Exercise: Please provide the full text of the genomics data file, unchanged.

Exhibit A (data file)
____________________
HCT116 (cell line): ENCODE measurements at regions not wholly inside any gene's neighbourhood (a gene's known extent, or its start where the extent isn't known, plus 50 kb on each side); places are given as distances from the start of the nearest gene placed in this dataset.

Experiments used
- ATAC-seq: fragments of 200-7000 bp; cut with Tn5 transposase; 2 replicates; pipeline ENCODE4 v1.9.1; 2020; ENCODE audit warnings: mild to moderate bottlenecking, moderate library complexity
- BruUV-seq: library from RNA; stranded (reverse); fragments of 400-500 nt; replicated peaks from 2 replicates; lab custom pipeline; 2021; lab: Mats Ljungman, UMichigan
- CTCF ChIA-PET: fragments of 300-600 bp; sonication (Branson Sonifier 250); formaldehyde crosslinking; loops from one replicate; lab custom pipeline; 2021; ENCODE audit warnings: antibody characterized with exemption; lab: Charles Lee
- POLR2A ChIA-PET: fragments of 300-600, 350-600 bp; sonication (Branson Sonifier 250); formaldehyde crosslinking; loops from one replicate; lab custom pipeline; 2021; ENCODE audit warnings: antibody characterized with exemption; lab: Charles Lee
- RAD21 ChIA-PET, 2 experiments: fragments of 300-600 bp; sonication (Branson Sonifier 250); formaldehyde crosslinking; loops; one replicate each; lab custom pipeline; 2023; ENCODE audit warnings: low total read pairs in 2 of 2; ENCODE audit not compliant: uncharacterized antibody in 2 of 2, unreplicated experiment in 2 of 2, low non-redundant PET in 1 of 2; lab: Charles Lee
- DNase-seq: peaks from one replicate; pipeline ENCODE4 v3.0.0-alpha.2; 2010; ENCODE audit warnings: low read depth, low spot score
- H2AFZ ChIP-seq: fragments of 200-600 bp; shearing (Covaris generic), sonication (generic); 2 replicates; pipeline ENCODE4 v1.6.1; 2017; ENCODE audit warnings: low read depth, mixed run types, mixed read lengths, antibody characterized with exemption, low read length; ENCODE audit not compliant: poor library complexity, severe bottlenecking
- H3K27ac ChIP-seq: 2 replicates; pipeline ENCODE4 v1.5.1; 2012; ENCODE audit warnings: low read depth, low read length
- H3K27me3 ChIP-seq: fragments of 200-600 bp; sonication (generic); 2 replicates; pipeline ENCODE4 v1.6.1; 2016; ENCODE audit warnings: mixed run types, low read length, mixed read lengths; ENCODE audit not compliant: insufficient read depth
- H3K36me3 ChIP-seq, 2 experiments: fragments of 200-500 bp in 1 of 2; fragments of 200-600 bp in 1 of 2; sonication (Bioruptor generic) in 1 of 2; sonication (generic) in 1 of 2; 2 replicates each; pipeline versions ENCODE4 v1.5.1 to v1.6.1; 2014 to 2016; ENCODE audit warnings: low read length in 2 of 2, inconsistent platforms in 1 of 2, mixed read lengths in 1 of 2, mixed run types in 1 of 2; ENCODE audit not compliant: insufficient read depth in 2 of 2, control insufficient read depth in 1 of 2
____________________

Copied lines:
HCT116 (cell line): ENCODE measurements at regions not wholly inside any gene's neighbourhood (a gene's known extent, or its start where the extent isn't known, plus 50 kb on each side); places are given as distances from the start of the nearest gene placed in this dataset.

Experiments used
- ATAC-seq: fragments of 200-7000 bp; cut with Tn5 transposase; 2 replicates; pipeline ENCODE4 v1.9.1; 2020; ENCODE audit warnings: mild to moderate bottlenecking, moderate library complexity
- BruUV-seq: library from RNA; stranded (reverse); fragments of 400-500 nt; replicated peaks from 2 replicates; lab custom pipeline; 2021; lab: Mats Ljungman, UMichigan
- CTCF ChIA-PET: fragments of 300-600 bp; sonication (Branson Sonifier 250); formaldehyde crosslinking; loops from one replicate; lab custom pipeline; 2021; ENCODE audit warnings: antibody characterized with exemption; lab: Charles Lee
- POLR2A ChIA-PET: fragments of 300-600, 350-600 bp; sonication (Branson Sonifier 250); formaldehyde crosslinking; loops from one replicate; lab custom pipeline; 2021; ENCODE audit warnings: antibody characterized with exemption; lab: Charles Lee
- RAD21 ChIA-PET, 2 experiments: fragments of 300-600 bp; sonication (Branson Sonifier 250); formaldehyde crosslinking; loops; one replicate each; lab custom pipeline; 2023; ENCODE audit warnings: low total read pairs in 2 of 2; ENCODE audit not compliant: uncharacterized antibody in 2 of 2, unreplicated experiment in 2 of 2, low non-redundant PET in 1 of 2; lab: Charles Lee
- DNase-seq: peaks from one replicate; pipeline ENCODE4 v3.0.0-alpha.2; 2010; ENCODE audit warnings: low read depth, low spot score
- H2AFZ ChIP-seq: fragments of 200-600 bp; shearing (Covaris generic), sonication (generic); 2 replicates; pipeline ENCODE4 v1.6.1; 2017; ENCODE audit warnings: low read depth, mixed run types, mixed read lengths, antibody characterized with exemption, low read length; ENCODE audit not compliant: poor library complexity, severe bottlenecking
- H3K27ac ChIP-seq: 2 replicates; pipeline ENCODE4 v1.5.1; 2012; ENCODE audit warnings: low read depth, low read length
- H3K27me3 ChIP-seq: fragments of 200-600 bp; sonication (generic); 2 replicates; pipeline ENCODE4 v1.6.1; 2016; ENCODE audit warnings: mixed run types, low read length, mixed read lengths; ENCODE audit not compliant: insufficient read depth
- H3K36me3 ChIP-seq, 2 experiments: fragments of 200-500 bp in 1 of 2; fragments of 200-600 bp in 1 of 2; sonication (Bioruptor generic) in 1 of 2; sonication (generic) in 1 of 2; 2 replicates each; pipeline versions ENCODE4 v1.5.1 to v1.6.1; 2014 to 2016; ENCODE audit warnings: low read length in 2 of 2, inconsistent platforms in 1 of 2, mixed read lengths in 1 of 2, mixed run types in 1 of 2; ENCODE audit not compliant: insufficient read depth in 2 of 2, control insufficient read depth in 1 of 2